The Nite Icon’s tritium illumination is as prominent as you’d expect from a company that makes this technology a declared selling point, with large hour indices and smaller tubes on the three hands. The tritium illumination kicks in before it’s properly dark; there’s an enjoyable cross-fade as twilight gives way to night and the lume takes over. Nite uses two levels of illumination – T25, which has a total radiation of up to 25 millicuries (yes, for all the tubes added together) and T100, with up to 100 millicuries for the whole watch. T25 uses tiny cylindrical vials; T100, as on the Icon Automatic shown here, has larger rectangular cells.
The radiation levels are very low, in comparison with other sources to which we are exposed daily in the environment. To put them into perspective, even eating a banana every other day apparently gives you a higher dosage than might escape from a damaged T100 watch. The radiation is so weak, it’s incapable of penetrating human skin and a sheet of paper will stop it. It has a range of only 5mm in air; tritium oxidises very quickly on contact with air. Tritium illumination is therefore a very safe and proven technology. The watch I received has green hour indices – hence the “Green” in its name – except at 12-o-clock, which is orange. Other Nite watches have blue illumination, which is especially desirable in a diver’s watch, as blue light remains visible to a greater depth underwater than green.
Some may feel that the hands are a little short, but I can see the logic behind it. Understandably for this brand, the hands leave the luminous indices unobscured as they pass by. It all makes great sense in the dark but the dial is also easily legible in daylight. On the white-faced Icon, the hands are finished in a strong shade of blue, giving them a prominent visual presence. The minutes hand links naturally to the similarly blue minutes/seconds track – the human eye-brain combination instinctively and easily completes this kind of visual puzzle. The hour hand relates to the 24-hour numerals, which appear bright silver or a darker grey, depending on the light. The seconds hand has a blue tip, again relating to the blue indices. The dial is well-designed, with legibility evidently a high priority; it’s never difficult to tell the time, day or night.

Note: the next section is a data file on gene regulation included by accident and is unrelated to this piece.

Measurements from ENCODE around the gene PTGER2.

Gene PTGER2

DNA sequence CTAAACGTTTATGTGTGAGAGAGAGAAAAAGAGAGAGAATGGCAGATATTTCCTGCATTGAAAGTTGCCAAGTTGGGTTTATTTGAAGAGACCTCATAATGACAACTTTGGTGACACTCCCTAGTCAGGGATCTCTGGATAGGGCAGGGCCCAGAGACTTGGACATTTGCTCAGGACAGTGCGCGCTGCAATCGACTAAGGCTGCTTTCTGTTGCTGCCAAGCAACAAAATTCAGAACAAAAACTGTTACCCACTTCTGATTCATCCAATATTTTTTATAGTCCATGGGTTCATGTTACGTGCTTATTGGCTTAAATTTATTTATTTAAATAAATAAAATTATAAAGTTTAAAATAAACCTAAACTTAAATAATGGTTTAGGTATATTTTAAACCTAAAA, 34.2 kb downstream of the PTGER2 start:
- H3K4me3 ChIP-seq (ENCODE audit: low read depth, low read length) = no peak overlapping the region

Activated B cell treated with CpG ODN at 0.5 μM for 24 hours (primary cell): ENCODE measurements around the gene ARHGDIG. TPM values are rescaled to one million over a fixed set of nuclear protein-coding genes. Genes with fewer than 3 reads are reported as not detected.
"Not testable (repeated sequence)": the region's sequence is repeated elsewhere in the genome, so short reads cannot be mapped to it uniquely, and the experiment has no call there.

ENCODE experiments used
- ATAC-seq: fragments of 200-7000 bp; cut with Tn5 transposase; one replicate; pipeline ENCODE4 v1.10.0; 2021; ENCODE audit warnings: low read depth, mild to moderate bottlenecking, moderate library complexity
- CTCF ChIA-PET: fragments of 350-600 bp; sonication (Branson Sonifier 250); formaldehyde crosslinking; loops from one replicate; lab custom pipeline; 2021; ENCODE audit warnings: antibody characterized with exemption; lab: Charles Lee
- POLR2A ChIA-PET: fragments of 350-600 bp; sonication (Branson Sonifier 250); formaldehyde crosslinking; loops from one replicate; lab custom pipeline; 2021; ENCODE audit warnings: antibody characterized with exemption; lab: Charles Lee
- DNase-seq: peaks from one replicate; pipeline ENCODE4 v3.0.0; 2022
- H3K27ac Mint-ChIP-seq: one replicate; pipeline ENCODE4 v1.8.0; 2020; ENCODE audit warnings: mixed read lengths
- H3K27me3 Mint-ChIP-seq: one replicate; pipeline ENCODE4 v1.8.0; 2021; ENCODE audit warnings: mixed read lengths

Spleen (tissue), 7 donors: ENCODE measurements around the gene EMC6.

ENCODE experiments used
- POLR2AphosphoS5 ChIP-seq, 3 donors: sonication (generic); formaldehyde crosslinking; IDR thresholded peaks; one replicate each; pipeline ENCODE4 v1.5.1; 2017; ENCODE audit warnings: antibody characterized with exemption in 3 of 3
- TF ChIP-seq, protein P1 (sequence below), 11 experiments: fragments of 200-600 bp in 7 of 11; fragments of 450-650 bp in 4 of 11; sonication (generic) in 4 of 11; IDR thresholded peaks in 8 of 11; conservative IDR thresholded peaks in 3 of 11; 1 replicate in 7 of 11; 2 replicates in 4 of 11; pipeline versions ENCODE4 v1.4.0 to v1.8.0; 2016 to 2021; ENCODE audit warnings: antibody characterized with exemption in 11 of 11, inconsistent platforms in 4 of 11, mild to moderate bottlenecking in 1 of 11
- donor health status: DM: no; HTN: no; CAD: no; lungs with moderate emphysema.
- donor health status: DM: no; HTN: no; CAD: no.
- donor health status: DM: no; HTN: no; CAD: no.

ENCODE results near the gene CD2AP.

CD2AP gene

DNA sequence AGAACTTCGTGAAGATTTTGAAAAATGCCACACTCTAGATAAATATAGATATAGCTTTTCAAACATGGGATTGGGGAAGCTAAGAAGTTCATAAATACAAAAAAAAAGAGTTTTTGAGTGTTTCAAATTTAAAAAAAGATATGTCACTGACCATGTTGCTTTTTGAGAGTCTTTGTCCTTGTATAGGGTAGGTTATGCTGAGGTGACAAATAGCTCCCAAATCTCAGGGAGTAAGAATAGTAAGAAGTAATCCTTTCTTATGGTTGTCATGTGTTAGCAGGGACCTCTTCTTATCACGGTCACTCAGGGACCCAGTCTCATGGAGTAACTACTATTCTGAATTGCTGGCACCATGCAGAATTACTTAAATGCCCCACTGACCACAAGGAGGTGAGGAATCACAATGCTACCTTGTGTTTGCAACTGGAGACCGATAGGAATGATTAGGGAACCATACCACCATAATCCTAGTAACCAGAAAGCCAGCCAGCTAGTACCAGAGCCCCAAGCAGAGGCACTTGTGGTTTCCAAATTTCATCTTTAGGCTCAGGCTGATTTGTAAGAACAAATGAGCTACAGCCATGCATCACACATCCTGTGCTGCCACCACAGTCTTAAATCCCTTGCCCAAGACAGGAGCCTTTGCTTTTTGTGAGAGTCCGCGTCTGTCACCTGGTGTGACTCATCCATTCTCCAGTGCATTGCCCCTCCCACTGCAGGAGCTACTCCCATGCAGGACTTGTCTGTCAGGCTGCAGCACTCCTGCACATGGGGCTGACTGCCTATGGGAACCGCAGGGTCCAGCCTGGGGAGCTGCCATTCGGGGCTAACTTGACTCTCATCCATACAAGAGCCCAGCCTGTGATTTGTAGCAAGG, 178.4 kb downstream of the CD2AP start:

So, what exactly is tritium and how does tritium illumination work? In a nutshell, hydrogen has two “heavier” isotopes: deuterium (heavy hydrogen), which has a neutron in addition to the proton and electron of hydrogen, and tritium (super-heavy hydrogen), which has two neutrons. Very small quantities of tritium occur naturally in the atmosphere, the result of hydrogen atoms being zapped by cosmic rays – trace amounts are brought to the ground by rain. Commercially viable amounts are produced as a by-product in certain types of nuclear reactor; the nuclear industry of Canada is a prominent supplier. Production and handling of tritium are subject to the highest safety standards.
Tritium is unstable and, consequently, mildly radioactive. That’s what makes it useful in watches. It emits electrons as it decays, causing the zinc sulphide coating on the inside of the sealed tubes to glow. Different colours are achieved by varying the coating; brightness is dependent upon the pressure, and therefore quantity, of gas in the tube. Tritium has a half-life of 12.3 years and will remain effective, without charging from a light or power source, for a good 20 years or more. Tritium lighting has other uses too, in critical situations where battery or power failure would be a disaster: in military gun sights, marine compasses and Exit signs for buildings and aircraft, for example.